Published in Athens Views (print – no longer in circulation) on 7 November, 2014
A report by Ahmed Shaheed, the UN Special Rapporteur on the situation of human rights in the Islamic Republic of Iran, slammed the country for its human rights record. The report, written in August and submitted to the 69th session of the UN General Assembly in October examined civil and political rights, economic, social, and cultural rights, and economic sanctions and found that the human rights situation Islamic Republic “remains of concern”. In turn, Mohammad Javad Larijani, chief of Iran’s High Council for Human Rights rejected the charges and stated that the report creates “Iranophobia and Islamophobia”. Forouzandeh Vadiati, the Iranian envoy to the UN said that the report’s accusations were politically motivated.
The UN report came a few days after the execution of Reyhaneh Jabbari who was convicted in 2009 for murdering Morteza Abdolali Sarbandi in 2007, who allegedly sexually assaulted her. Jabbari’s conviction had garnered international outcry and was condemned by the UN, the European Union, and Amnesty International all of which had lobbied for a reduced sentence. Amnesty’s Deputy Director for the MENA Programme stated that Jabbari’s execution was another “bloody stain on Iran’s human rights record”. Mohammad Javad Larijani claimed that he personally urged the Sarbandi’s family to forgive as according to Iranian customs they could have spared Jabbari’s life. According to the Iran Human Rights Documentation Center (IHRDC), as of October 22nd 585 people have been executed in 2014.
Additionally, the arrest of Ghoncheh Ghavami and the acid attacks on women in Esfahan have refuelled the debate on women’s rights in country. Ghoncheh Ghavami, a British-Iranian citizen was arrested because she was protesting outside a stadium where a volleyball game was taking place. Ghavami, along with a group of demonstrators were peacefully asking to be allowed to watch the game, as, since 2012, women were not allowed in the audience. For more than a month Ghavami was in solitary confinement before she was moved to a cell, and was sentenced to one year in prison.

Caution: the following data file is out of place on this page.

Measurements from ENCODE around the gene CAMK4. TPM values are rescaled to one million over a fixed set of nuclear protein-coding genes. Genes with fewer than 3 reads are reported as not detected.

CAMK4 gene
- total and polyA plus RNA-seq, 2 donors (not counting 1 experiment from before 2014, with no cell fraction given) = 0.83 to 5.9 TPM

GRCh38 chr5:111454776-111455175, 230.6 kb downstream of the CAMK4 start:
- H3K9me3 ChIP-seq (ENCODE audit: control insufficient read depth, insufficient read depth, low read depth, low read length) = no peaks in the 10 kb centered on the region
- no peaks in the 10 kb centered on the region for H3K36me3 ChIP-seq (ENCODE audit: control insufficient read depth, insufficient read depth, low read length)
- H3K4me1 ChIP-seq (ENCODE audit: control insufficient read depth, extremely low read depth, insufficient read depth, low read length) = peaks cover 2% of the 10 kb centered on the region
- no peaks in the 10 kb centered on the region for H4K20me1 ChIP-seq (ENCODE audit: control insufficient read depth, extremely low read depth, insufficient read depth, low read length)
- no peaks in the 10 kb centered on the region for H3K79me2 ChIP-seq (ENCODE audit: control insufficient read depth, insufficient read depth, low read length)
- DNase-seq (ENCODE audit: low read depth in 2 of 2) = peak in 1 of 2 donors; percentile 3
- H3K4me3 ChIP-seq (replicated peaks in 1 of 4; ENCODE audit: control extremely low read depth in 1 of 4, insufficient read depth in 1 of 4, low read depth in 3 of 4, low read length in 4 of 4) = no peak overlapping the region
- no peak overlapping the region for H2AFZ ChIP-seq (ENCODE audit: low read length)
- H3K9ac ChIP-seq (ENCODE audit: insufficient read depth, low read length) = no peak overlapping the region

During October, women were attacked with acid by men on motorcycles. According to various reports the women were attacked because they were not properly covered and wore ‘improper hijab’. Thus far four arrests were made but although various Iranian officials condemned the attacks others claimed that the attacks were a conspiracy, and the timing was suspicious.
Since the election of Hasan Rouhani, who is considered a more moderate president, human rights have not really gotten any better in the country as demonstrated by the recent UN report. Although Iran’s administration has shown signs of willingness for a rapprochement with the West, they should start addressing the state of human rights in the country leaving groundless accusations aside. According to Human Rights Watch since Rouhani took power things have actually gotten worse in several areas including freedom of speech and women’s rights. UN member states have a good opportunity to put some more pressure on Iran during the Universal Periodic Review at UN Human Rights Council which started on October 31st. Even though Iran will probably accept many of the recommendation, as Leila Alikarami, an Iranian lawyer and human rights advocate, says without pressure Iran will fall short on its promise, as it did with the previous UPR recommendations it had accepted.